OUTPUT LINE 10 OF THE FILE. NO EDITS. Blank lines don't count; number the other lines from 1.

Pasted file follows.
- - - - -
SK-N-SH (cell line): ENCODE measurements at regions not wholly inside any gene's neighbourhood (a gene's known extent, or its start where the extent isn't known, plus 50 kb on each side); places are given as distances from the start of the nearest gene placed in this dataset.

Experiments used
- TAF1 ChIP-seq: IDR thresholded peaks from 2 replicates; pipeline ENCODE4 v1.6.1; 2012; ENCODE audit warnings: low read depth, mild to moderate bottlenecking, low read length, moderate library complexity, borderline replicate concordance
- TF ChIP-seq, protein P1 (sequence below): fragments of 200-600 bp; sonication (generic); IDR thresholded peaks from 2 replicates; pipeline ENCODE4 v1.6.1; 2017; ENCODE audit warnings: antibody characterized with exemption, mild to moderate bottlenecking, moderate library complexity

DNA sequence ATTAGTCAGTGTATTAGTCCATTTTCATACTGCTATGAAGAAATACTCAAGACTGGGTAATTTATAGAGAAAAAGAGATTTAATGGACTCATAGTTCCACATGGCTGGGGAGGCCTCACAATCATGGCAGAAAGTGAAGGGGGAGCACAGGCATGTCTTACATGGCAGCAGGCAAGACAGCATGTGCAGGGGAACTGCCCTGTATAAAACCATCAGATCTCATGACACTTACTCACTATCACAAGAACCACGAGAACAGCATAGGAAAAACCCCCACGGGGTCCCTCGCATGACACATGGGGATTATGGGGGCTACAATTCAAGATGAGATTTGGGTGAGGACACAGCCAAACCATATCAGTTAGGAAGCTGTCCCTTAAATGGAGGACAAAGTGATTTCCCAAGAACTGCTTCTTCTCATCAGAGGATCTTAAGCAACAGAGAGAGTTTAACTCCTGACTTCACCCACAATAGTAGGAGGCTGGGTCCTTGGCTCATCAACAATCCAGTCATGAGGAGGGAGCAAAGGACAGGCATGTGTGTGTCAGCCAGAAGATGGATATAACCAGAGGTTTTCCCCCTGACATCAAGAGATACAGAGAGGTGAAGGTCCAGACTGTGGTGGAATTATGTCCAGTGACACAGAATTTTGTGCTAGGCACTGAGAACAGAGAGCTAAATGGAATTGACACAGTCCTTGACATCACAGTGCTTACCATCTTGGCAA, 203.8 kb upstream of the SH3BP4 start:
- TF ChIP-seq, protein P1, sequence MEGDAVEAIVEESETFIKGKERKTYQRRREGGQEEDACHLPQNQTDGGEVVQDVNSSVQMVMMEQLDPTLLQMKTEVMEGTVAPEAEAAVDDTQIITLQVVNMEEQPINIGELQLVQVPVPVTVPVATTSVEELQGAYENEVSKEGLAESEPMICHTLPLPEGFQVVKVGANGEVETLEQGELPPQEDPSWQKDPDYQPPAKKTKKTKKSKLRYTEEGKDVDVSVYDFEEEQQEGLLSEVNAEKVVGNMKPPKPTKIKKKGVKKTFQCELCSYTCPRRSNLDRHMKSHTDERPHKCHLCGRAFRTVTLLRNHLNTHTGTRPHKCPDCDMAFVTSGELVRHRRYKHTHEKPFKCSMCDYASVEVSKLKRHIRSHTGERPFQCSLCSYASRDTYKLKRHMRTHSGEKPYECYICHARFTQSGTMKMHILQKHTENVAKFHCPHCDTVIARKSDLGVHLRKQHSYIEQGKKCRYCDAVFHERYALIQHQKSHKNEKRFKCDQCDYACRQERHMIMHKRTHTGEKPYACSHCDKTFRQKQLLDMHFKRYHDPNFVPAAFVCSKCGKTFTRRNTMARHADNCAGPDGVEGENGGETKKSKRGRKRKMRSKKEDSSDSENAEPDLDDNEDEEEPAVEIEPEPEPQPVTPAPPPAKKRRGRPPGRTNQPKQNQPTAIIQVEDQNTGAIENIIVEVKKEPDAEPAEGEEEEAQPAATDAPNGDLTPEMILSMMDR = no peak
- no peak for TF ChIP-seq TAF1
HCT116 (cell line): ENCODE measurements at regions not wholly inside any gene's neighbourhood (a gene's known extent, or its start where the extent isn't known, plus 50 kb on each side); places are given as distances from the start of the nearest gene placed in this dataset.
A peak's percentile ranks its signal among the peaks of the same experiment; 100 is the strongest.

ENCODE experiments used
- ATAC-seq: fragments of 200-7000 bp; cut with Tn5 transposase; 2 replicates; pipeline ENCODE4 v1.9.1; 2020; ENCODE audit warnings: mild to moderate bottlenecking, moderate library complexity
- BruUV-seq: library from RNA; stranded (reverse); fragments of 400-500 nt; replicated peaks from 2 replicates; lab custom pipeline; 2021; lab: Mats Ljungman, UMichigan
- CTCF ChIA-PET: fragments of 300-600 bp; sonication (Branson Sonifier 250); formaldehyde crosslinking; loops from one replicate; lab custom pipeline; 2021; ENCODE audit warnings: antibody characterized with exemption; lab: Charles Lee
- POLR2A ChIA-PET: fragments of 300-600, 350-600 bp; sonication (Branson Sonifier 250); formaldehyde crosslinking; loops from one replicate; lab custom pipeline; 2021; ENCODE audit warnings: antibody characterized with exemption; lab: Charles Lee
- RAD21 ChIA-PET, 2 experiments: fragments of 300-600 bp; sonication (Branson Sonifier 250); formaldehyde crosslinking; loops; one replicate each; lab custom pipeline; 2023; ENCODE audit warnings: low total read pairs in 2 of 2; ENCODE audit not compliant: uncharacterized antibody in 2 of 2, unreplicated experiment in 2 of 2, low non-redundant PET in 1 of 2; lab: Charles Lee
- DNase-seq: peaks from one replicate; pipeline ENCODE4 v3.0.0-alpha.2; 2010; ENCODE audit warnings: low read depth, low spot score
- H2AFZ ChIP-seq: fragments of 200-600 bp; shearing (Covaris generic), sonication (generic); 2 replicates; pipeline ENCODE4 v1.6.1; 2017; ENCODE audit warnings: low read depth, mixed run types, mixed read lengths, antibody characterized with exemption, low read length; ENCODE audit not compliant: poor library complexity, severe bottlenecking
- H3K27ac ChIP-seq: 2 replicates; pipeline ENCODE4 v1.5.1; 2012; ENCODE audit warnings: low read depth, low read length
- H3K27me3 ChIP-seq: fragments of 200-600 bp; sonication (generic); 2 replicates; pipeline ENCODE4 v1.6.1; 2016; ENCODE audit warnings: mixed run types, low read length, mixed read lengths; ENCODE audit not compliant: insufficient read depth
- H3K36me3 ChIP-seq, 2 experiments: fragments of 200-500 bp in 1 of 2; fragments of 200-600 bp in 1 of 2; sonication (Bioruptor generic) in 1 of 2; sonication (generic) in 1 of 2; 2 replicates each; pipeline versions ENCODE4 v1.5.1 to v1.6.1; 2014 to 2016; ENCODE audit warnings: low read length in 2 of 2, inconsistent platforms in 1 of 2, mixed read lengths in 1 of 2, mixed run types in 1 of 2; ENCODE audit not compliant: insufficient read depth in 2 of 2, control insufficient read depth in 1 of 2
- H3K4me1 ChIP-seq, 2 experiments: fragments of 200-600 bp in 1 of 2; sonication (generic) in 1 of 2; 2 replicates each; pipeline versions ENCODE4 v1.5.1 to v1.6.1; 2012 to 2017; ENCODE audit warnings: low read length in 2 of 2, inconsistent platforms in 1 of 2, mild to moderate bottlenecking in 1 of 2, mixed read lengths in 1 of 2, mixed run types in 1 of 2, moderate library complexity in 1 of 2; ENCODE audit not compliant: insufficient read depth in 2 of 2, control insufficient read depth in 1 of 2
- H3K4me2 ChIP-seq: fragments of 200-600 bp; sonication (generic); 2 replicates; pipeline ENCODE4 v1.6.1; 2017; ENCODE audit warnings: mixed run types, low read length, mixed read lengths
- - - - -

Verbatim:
ENCODE experiments used